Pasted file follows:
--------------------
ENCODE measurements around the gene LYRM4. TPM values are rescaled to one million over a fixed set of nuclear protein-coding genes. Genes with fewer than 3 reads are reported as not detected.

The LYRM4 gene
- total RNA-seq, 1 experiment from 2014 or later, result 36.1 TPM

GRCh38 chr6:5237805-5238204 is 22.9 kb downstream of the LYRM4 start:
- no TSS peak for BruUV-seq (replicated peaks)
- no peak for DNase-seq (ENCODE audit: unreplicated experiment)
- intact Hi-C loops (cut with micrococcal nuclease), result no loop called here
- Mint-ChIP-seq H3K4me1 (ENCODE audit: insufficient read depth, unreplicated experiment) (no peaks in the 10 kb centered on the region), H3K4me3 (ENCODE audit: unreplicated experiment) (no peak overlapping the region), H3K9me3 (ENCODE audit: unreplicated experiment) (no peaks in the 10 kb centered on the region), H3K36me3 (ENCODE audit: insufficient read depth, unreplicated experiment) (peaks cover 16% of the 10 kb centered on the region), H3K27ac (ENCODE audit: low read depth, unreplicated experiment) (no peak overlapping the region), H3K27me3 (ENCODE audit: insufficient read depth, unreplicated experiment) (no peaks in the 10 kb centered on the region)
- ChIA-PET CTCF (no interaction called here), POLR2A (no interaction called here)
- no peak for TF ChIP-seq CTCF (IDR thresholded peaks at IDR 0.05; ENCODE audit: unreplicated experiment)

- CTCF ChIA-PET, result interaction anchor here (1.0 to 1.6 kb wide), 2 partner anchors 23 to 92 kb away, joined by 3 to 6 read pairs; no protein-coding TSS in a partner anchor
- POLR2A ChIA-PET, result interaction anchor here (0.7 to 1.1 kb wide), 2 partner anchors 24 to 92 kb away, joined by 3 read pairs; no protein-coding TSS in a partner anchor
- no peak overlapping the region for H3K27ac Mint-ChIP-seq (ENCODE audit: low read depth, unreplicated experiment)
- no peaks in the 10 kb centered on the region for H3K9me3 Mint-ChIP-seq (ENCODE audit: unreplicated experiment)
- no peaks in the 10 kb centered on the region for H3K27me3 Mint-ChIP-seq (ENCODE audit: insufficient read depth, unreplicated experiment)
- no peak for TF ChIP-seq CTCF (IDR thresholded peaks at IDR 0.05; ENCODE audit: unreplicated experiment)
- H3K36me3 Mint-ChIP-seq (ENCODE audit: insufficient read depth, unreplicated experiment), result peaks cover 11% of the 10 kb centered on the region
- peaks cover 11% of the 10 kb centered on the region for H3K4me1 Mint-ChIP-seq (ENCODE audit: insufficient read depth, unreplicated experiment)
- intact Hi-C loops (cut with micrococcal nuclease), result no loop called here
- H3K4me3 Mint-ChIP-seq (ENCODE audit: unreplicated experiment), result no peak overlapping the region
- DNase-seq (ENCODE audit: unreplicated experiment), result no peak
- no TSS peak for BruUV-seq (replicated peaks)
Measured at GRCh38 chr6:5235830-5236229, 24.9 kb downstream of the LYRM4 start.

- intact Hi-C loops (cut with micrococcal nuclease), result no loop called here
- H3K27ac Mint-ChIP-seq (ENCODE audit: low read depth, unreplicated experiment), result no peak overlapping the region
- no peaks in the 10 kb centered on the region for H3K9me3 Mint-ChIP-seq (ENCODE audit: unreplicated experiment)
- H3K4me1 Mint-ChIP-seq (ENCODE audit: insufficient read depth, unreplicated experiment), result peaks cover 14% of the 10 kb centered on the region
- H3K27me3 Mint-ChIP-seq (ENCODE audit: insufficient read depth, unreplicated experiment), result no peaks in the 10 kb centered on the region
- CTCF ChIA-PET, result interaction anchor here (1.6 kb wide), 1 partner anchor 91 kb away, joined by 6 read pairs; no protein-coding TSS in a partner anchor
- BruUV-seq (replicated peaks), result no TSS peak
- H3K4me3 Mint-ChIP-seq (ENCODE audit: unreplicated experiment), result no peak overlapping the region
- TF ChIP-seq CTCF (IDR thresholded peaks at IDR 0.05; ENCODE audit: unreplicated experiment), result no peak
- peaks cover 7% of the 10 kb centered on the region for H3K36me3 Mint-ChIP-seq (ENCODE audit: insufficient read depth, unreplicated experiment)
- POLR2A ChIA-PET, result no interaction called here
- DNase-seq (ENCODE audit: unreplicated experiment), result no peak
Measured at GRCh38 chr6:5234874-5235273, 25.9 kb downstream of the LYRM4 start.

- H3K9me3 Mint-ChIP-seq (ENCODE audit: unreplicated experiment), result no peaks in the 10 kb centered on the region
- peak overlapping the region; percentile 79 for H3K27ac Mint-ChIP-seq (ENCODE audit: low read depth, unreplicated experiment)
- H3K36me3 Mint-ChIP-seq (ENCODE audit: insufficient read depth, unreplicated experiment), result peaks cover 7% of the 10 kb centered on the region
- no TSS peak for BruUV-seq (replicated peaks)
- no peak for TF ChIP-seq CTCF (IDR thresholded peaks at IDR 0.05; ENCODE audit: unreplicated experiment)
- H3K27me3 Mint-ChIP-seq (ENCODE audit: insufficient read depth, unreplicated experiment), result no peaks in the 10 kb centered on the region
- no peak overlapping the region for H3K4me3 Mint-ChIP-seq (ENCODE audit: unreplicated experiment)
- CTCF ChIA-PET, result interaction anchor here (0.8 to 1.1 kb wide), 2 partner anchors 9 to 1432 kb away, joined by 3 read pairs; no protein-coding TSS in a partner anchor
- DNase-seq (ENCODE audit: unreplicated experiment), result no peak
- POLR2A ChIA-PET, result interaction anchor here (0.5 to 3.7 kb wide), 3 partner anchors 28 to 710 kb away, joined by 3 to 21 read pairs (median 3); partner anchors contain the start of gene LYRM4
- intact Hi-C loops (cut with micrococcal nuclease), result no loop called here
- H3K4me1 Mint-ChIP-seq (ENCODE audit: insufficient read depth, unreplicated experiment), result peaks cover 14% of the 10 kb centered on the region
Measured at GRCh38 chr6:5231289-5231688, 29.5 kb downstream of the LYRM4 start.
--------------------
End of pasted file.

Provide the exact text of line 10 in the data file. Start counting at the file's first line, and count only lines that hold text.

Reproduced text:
- no peak for TF ChIP-seq CTCF (IDR thresholded peaks at IDR 0.05; ENCODE audit: unreplicated experiment)